England’s Last Golden Eagle Feared Dead In The Wild

The last remaining golden eagle in England is feared dead after it failed to return home for the spring.

The eagle, known as Eddy, had been a resident of Riggindale near Haweswater in the Lake District for the past 15 years.

His mate died 12 years ago, leaving the 20-year-old bird of prey alone and failing to attract another mate.

He was last seen in November 2015.

The Mirror reports:

The eagle was believed to be around 20 years old and attracted bird-lovers from around the UK to its home at Riggindale Valley, near Haweswater in the Lake District.

But Cumbrian RSPB experts have now revealed the bird has not been seen since before the turn of the year – and is feared to have died or fled.

RSPB staff at Haweswater, who operate a special eagle viewpoint at the site, became seriously concerned last month when the eagle failed to appear.

Although not always sighted during the winter, usually in spring the magnificent eagle was seen nest-building and displaying – in vain – to attract a mate.

Lee Schofield, site manager at RSPB Haweswater, said: “When the eagle didn’t appear last month we thought there was a chance he might be hunting in a nearby valley.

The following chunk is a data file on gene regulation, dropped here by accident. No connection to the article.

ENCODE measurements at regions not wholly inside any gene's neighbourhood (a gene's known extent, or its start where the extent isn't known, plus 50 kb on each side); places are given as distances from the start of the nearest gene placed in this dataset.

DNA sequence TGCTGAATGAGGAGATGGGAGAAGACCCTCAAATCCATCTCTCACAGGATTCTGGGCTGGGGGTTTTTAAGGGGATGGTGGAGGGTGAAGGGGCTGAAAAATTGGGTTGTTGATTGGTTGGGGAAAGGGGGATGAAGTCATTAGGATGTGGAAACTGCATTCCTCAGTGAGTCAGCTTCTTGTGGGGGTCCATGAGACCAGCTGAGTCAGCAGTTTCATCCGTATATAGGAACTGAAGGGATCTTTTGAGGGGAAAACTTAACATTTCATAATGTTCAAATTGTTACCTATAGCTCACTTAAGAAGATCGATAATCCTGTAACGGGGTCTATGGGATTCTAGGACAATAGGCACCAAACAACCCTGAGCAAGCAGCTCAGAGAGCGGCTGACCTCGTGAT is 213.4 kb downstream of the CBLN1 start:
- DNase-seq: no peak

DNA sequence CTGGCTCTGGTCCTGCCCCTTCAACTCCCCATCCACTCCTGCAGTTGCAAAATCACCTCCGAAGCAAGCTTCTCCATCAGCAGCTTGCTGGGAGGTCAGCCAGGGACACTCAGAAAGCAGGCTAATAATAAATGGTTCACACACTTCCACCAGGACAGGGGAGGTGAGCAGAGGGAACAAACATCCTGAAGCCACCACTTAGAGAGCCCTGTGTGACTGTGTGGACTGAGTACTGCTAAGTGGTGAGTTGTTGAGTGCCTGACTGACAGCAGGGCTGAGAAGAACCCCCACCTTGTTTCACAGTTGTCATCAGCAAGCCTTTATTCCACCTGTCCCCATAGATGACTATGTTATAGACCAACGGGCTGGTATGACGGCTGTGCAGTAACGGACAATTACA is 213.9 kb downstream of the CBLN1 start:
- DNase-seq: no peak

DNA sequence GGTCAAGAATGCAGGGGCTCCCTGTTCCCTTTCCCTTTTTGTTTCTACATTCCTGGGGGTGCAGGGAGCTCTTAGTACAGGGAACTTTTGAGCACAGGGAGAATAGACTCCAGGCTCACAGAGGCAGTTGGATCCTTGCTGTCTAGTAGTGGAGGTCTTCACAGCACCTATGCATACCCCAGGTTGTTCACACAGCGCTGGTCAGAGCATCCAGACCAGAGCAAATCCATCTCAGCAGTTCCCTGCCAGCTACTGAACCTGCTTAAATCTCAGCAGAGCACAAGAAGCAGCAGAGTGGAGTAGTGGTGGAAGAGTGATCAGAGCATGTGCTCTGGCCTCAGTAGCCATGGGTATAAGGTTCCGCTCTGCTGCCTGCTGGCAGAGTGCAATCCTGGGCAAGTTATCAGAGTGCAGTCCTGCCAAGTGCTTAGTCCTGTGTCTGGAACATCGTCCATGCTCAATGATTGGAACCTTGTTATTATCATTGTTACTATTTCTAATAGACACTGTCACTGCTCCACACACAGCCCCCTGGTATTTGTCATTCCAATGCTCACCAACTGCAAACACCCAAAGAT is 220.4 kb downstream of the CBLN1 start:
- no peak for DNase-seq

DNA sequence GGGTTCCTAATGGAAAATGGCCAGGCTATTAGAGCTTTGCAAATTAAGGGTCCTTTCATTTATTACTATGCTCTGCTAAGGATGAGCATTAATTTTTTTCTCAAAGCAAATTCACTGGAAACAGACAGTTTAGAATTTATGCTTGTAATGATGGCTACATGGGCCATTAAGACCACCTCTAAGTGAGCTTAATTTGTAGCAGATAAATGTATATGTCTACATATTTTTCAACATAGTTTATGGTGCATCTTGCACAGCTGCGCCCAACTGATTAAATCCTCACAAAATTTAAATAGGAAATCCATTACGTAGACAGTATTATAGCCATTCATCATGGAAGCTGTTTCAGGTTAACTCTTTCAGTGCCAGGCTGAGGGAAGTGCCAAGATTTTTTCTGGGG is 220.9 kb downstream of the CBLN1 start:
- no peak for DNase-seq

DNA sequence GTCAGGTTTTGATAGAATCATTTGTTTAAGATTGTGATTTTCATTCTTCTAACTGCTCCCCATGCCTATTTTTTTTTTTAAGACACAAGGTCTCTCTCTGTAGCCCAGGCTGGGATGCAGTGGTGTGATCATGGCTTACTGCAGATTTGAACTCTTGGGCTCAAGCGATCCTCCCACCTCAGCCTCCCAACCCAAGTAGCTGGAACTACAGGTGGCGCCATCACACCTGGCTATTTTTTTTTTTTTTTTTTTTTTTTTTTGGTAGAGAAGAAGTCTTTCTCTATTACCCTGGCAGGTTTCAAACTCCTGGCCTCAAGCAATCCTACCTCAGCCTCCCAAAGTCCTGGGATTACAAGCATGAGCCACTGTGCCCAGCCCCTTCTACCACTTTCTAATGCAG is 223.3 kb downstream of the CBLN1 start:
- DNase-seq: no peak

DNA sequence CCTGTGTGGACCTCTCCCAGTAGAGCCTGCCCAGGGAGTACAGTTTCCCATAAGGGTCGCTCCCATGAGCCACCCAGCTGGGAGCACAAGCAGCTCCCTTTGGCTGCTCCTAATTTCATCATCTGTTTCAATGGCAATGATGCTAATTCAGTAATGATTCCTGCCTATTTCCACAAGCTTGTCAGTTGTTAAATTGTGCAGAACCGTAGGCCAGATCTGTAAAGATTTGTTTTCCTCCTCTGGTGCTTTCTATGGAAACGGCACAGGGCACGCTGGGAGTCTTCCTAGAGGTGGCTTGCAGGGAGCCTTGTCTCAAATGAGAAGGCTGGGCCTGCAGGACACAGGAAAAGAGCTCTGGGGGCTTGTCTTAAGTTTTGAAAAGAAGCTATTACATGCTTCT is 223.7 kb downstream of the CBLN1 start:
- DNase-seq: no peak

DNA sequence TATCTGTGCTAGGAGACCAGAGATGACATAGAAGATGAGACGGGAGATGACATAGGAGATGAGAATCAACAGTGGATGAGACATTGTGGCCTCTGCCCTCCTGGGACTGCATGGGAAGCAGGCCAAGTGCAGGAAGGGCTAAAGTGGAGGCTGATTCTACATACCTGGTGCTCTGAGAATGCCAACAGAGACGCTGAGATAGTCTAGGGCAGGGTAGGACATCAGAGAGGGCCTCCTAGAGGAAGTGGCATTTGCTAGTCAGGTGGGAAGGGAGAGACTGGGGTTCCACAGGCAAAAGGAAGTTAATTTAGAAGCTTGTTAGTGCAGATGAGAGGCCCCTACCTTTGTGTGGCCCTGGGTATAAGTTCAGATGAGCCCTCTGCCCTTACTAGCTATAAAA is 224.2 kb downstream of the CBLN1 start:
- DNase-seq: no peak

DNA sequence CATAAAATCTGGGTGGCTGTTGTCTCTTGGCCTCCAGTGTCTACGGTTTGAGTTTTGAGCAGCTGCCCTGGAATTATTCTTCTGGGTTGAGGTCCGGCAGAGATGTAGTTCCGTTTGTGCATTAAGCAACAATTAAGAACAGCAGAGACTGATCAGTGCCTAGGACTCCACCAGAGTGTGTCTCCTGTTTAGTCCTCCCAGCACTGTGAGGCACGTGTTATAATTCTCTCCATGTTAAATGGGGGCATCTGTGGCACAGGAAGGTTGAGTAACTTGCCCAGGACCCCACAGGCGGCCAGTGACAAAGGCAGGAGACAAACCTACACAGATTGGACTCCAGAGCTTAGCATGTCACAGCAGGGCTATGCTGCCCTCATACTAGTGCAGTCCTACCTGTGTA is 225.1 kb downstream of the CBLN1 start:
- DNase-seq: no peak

“But over the past few weeks we’ve been gradually losing hope.

“We will probably never find out what happened to him but as he was around 19-20 years old, an advanced age for an eagle.

“It’s quite possible that he died of natural causes.”eagle

Golden eagles arrived in the Lake District from Scotland in the late 1950s and a pair first bred at Haweswater in 1969.

Between 1970 and 1996, 16 chicks were born at Haweswater and another second pair of eagles had four chicks in the Lake District between 1970 and 1983.

Mr Schofield said the eagle’s disappearance marks the end of an era as he has been an iconic part of the Haweswater landscape for the past 15 years.

Although golden eagles are more plentiful in North America and across Europe, England had no breeding pairs – and the Cumbria male was the last of its kind in the country.

There are still and handful of birds in Scotland, while in Ireland 46 birds were released into the wild in Glenveagh National Park, County Donegal, from 2001 to 2006.

Those reintroduced Irish golden eagles at the park produced a pair of fledglings for the first time in 2011.

“Depressed numbers” in southern Scotland had hampered the Lake District eagle’s chances of finding a mate, experts said.

Yet regardless of a lack of females, in previous years the bird had been seen “sky dancing” – a series of dives and rises intended to attract a female partner.

Elsewhere in Europe, there are an estimated 6,000 to 10,000 breeding pairs.

An RSPB spokesman said it was “incredibly sad” and added there was “a real sense of loss” among colleagues.eagle



Edmondo Burr

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